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Here’s some memories from Helen Owyoung…

We went to Chinese School after American School every day. It was the usual routine for all the Chinese children growing up in Chinatown.

There was never any juvenile problems in Chinatown. The parents only had to remind their children that they do not want any shame brought to them if they misbehaved in the community.  Saturdays was a half day Chinese School.  We usually stayed after school to play basketball or hang out with our classmates.  When we were older, we joined the YWCA or YMCA for activities there.  We would spend much time at the Powell Street Library where we can read the funnies. We also had jobs with the school or house jobs.

We went to the Cumberland Church on Sundays. We had some great Sunday School teachers, but the Minister was quite boring and we never knew what he was preaching about.

We all played at Grandpa & Grandma Lum’s apartment on Stockton Street. They had a hallway that went square ways all around and all the kids played there.  Some Sundays, a friend dropped by to visit and gave us 50 cents to the movies.  There were about 7 or 8 kids who went with us to the movies. We elected one person to hold the 50 cents to pay for entering, while all the kids are told to run as fast as they can to past the ticket man.  I think he was just too kind to question us, so he just lets all of us in.

When we were attending Francisco Junior High, we would pass a cookie shop walking home on Columbus Ave.  They have broken cookies for 5 cents and we really enjoyed these treats as we are going home with our friends.

Some of our memorable days off would be going to the Columbus Park enjoying the sunshine with Mom on her day off and with our sisters and brothers.  It’s a short walk on Stockton Street to the park.  The Catholic church nearby would be playing their chimes as we are enjoying the sunshine.  Many of our friends are also there with their families.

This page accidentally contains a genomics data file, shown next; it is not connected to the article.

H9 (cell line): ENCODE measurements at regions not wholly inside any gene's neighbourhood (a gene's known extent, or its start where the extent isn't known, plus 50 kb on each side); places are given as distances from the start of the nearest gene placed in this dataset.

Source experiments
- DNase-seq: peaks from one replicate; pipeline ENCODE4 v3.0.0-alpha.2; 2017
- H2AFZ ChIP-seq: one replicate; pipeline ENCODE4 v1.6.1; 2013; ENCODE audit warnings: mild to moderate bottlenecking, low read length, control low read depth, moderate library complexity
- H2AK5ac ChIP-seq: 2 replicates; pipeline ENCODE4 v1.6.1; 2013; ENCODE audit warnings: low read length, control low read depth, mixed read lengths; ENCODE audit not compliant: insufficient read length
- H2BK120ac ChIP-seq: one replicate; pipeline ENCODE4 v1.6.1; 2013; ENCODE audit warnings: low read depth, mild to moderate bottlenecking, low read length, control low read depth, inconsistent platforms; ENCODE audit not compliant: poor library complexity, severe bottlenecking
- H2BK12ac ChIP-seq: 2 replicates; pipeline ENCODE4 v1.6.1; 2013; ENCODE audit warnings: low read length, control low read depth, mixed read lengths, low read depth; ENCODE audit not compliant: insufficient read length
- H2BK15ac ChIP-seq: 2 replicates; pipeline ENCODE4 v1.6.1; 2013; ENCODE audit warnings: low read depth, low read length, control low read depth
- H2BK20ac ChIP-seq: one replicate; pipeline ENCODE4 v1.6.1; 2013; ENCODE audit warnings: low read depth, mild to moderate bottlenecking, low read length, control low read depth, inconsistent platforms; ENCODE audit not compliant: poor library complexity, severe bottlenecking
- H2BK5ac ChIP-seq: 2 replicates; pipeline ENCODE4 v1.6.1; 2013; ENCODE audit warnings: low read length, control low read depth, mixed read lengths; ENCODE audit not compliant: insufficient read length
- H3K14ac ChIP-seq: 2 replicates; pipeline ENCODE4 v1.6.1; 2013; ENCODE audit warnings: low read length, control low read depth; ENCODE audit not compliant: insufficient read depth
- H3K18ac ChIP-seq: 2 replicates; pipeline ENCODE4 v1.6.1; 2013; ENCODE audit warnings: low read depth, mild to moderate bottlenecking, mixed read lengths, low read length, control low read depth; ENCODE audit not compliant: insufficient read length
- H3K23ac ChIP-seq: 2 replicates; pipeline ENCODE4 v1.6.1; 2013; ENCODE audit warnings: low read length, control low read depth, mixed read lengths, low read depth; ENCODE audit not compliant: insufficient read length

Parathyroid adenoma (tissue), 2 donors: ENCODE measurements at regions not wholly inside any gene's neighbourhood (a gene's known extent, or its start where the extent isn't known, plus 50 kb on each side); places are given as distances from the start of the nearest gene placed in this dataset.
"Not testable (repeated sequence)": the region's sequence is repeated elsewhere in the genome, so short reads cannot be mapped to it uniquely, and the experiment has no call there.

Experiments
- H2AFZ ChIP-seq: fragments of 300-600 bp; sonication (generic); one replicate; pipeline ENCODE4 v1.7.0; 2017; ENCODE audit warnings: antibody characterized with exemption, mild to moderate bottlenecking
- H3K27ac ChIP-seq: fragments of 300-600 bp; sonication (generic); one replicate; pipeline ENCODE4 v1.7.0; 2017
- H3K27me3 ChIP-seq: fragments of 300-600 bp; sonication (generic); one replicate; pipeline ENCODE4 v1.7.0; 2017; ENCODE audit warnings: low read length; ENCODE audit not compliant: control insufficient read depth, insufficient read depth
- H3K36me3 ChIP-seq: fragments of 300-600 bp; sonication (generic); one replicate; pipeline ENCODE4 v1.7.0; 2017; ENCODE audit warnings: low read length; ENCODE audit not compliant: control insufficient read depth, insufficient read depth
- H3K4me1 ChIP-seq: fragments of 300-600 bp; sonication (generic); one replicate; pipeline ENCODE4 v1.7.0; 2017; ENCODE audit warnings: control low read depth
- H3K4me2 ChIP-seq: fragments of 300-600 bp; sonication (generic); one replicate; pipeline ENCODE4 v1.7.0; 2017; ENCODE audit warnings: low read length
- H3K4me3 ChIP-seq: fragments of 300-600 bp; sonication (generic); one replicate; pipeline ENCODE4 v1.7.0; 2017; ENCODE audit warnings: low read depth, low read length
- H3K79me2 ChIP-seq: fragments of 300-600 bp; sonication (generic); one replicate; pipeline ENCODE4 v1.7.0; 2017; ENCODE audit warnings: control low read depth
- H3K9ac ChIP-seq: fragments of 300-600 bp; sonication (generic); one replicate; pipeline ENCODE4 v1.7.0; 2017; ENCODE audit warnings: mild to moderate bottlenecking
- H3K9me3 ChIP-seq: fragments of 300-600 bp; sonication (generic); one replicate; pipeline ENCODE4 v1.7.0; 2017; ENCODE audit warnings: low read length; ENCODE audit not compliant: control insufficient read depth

Many of Grandma Lum’s friends visit on Sundays from Oakland with their children. Our lives were very simple and happy.  We would put on plays at her apartment with acts made up by every one. We even dressed our brother, John in a girl’s outfit. He was very cooperative in those days, being about age 5 or 6.   We would play “jacks” and other types of games. One enjoyment is reading the Sunday funnies.  Our cousin, Pauline who was married and had an apartment on Pacific Street had the funnies for us to read whenever we visited her.  She is now 92 years old and moved to Elk Grove after living in Oakland for over 65 years.  I still call her to see how she is doing.

One Sunday, we lost sister Gladys at Mosswood Park. We looked all over for her but couldn’t find her.  We were all amazed when we saw her home on 11th and Oak Streets waiting for us.  She was always very smart and somehow wandered home by herself.

Aunty Suky and I used our first pay checks to buy Christmas presents for the younger children in our family.  We were making $5.00 per month and we thought we were so wealthy.

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